SafetyAtWorkBlog looked at a couple of chapters to assess the quality of the content.  As workplace bullying is such a contentious issue. the Bullying and Violence chapter was a focus. There were a surprising number of omissions in this chapter. More…

New research on OHS business case 1

cover of business-case-for-safe-healthy-productive-workSafe Work Australia recently released its second research paper related to developing or communicating a business case for occupational health and safety (OHS).  The paper has been authored by Sharron O’Neill and is called “The Business Case for Safe, Healthy and Productive Work – Implications for resource allocation: Procurement, Contracting and infrastructure decisions“.  O’Neill’s paper clearly challenges the dominant thinking of OHS and costs.

O’Neill states that the quality of previous analyses of OHS business costs have been “fundamentally poor”, partly because

“Rather than strategically examining the cost-benefit to business of work health and safety, the typical ‘silo’-driven analysis produces a narrow focus on a very different concept; the cost-benefit to business of health and safety interventions. This has obscured much of the potential for improving  organisational productivity and operational decision-making.” (page 4, link added)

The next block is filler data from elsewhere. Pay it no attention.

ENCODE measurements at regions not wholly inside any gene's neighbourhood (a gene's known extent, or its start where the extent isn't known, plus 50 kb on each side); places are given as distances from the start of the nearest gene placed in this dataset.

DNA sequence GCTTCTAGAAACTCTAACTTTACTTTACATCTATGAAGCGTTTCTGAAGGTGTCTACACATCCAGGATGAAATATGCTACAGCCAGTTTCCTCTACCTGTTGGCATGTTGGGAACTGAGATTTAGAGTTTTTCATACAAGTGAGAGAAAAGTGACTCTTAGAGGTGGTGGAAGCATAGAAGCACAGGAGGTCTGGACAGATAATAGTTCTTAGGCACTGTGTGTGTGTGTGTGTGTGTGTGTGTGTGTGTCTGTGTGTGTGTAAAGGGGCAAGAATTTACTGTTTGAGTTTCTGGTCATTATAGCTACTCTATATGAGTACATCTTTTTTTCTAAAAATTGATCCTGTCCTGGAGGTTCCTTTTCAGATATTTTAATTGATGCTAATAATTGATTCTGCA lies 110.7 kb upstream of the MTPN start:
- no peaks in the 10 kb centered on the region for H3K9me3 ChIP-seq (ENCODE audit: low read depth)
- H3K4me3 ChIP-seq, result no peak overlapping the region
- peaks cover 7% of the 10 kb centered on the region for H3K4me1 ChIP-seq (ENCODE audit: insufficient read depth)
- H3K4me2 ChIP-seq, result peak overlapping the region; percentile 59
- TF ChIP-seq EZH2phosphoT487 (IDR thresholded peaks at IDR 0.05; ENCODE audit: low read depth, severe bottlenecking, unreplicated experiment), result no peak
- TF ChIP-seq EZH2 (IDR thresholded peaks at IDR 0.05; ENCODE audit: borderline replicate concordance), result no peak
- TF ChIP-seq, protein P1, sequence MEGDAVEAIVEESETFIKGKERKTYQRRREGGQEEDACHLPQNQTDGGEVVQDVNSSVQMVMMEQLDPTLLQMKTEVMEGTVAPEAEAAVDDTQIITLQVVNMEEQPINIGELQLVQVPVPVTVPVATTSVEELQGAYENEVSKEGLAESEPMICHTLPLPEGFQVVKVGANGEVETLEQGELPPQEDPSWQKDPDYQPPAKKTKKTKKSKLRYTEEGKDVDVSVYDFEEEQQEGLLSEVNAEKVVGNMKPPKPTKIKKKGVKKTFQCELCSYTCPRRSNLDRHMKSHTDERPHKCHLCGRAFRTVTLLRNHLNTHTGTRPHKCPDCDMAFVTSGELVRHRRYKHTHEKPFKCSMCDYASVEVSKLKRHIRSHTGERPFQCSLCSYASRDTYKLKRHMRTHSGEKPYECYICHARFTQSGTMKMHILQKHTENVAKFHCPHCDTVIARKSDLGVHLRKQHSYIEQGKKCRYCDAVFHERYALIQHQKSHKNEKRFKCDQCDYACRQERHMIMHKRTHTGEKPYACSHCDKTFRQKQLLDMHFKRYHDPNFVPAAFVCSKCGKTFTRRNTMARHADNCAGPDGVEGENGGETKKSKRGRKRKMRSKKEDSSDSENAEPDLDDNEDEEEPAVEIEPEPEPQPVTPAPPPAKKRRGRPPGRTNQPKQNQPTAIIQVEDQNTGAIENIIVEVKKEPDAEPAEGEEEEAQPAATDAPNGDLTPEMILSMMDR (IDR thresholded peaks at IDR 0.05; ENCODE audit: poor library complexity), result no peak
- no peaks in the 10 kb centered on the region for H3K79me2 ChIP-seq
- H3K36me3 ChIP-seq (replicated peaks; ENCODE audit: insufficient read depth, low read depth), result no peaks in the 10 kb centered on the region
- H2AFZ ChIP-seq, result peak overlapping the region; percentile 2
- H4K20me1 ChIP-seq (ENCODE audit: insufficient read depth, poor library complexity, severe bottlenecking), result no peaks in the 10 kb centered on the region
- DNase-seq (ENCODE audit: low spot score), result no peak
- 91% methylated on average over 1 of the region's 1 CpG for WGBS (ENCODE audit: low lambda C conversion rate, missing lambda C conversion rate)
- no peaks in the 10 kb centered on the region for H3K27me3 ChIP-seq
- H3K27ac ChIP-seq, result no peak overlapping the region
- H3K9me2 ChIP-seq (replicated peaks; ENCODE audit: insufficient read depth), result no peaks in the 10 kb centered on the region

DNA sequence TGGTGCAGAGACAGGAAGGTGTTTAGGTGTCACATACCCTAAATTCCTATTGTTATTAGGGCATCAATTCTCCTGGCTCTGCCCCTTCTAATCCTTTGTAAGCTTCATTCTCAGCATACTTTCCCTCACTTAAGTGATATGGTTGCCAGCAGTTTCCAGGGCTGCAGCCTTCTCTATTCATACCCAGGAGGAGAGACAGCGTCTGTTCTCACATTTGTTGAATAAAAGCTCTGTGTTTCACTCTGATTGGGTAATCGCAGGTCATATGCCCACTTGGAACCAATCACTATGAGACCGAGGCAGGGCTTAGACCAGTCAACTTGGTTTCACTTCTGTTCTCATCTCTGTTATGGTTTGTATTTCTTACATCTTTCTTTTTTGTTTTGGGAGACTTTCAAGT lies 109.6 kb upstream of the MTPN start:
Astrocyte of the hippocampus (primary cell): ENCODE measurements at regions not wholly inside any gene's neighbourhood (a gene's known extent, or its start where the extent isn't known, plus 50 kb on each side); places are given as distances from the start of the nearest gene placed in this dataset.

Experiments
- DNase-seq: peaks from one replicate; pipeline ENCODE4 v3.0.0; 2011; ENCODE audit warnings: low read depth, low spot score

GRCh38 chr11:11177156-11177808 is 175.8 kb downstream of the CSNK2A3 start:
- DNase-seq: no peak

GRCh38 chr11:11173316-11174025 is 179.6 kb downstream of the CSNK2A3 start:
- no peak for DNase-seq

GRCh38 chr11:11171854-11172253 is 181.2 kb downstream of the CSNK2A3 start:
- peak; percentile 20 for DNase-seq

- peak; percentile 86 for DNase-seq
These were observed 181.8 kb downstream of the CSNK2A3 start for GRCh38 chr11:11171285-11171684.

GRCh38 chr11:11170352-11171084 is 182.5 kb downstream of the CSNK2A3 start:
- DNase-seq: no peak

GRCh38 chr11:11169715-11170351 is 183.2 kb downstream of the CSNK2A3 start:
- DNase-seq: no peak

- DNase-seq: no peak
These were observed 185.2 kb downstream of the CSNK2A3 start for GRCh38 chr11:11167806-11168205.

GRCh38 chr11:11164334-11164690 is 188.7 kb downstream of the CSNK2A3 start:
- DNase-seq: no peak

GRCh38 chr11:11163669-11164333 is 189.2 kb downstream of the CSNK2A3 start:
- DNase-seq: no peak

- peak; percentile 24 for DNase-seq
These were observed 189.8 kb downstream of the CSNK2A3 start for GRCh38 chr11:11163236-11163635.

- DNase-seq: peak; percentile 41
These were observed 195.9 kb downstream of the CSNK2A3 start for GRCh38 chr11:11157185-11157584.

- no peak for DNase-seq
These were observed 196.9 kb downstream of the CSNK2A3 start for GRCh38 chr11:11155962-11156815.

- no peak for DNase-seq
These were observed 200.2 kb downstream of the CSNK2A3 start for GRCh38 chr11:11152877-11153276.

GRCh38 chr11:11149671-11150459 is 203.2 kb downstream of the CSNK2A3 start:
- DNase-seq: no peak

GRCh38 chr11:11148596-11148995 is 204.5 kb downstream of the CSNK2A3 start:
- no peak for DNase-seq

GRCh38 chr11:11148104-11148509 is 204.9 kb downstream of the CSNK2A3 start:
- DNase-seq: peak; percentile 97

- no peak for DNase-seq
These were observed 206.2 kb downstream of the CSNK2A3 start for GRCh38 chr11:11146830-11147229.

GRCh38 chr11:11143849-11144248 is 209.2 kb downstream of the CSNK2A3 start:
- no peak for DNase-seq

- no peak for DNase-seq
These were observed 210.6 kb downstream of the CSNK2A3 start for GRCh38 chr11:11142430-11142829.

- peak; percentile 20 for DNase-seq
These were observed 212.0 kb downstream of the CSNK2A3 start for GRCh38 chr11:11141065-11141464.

More…

The SIA identifies four big issues for it in 2015 8

The Safety Institute of Australia‘s (SIA) CEO David Clarke revealed his four big issues for the SIA at a recent breakfast function in Melbourne.

Policy Agenda

Clarke stated that he had instigated the creation of a National Policy Agenda for the SIA – a first for the over 60-year-old registered charity.  Clarke emphasised that the SIA needed to understand the language of government, employers and unions as it relates to safety.  The significance of the agenda was reinforced by Clarke who said that without such a strategy, the SIA would struggle for relevance.

Certification

Another priority was the certification of the occupational health and safety (OHS) profession in Australia.  Clarke admitted that this was a controversial move but sees the establishment of a “licence to operate” as vital to increasing the status of the profession. More…

WorkSafe Victoria’s Len Neist addresses safety profession breakfast Reply

Herbert Smith Freehills (HSF), in its Australian partners and as a firm, has been prominent in occupational health and safety (OHS) matters, even though the organisation is “on the nose” with much of the trade union movement. This week HSF conducted a breakfast for the Safety Institute of Australia (SIA) in Melbourne, the first in a couple of years after an alleged falling out with the SIA.  The presentations did not sparkle as some have in previous years.